Now, more than ever, we need to make sure that the environment is conducive to the success of both new and established businesses. For some, this means reducing the regulatory burden or providing tax relief. For others, it requires greater access to affordable capital or entrepreneurial assistance. Most important, we must get this mix right and avoid enacting policies that do not meet entrepreneurs’ needs.

Whatever policies we choose, whether it be the legislation under consideration today or future proposals, it is crucial that we continue to embrace the power of our Nation’s small businesses. Doing so will create badly needed jobs in the short term, while laying the framework for a long-term, sustainable period of growth.

Photo of Hensarling  Now, I know that the authors of this bill have called it SBLF, but to many of us it reads like T-A-R-P. This is TARP pure and simple. It is the capital purchase program under a different name. I will admit they have added an incentive to lend; but again, to lend to whom? Whatever this bill does theoretically to help small business, they take it away. They take it away, Madam Speaker, with the cost and uncertainty of their health care bill. They take it away with the cost and uncertainty of their financial regulatory bill. They take it away with the cost and the uncertainty that is threatened through the national energy tax that is known as cap-and-trade, and certainly from the national debt that all small business people sooner or later are going to be called upon to pay.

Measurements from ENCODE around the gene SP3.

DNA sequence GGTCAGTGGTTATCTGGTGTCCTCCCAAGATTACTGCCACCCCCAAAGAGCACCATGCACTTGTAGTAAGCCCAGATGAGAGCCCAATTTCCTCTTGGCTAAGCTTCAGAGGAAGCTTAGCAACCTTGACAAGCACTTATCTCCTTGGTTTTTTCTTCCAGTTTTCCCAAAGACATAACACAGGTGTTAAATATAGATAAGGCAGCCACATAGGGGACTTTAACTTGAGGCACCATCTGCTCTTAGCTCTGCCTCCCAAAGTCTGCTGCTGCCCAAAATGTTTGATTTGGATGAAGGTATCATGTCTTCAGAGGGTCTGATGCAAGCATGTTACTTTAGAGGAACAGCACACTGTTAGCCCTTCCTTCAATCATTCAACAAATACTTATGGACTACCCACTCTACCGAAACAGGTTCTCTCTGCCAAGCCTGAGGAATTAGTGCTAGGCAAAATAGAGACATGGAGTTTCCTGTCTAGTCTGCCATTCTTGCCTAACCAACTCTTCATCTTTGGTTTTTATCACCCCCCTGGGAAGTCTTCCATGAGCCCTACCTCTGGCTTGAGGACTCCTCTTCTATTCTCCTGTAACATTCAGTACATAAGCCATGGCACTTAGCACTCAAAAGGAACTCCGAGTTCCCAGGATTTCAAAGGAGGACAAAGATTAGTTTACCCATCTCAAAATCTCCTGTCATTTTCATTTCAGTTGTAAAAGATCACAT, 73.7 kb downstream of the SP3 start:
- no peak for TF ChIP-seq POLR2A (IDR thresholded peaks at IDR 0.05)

So whatever pennies they are trying to drop into the small business coffer today, they are going to take away dollars and dollars and dollars, which is one of the reasons, Madam Speaker, under this President and this Congress, we continue to be mired in almost double-digit unemployment 16 months in a row–worst in a generation–with no hope in sight. And this, again, is more of the same–more spending, more TARP, more of the failed policies that have brought us the unemployment and misery that we see today.

If you want to help small business, the first thing you can do is to ensure that you do not increase their taxes by increasing the marginal income tax rate on the top two brackets, which is already being threatened by the Speaker today, which we know in the Joint Committee on Taxation says half of all small business income would be hit by that tax increase.

Reject this bill.

I did not write this diary to blow Nydia a kiss. I wrote it so you can attack any of the D candidates that try and promote as a good thing their vote for SBLF. You can ask them the same questions I put to Mary Landrieu, and watch them stutter. Earlier there was a front pager noting how RedState is a winner in the 2010 election cycle. On the right side of the graphic it showed some TARP voters who were among the losers in this same cycle. We need to remain vigilant and remind the voters what actions and votes have taken place by supporters of Obama, Pelosi, and Reid.

Cross-posted at The Minority Report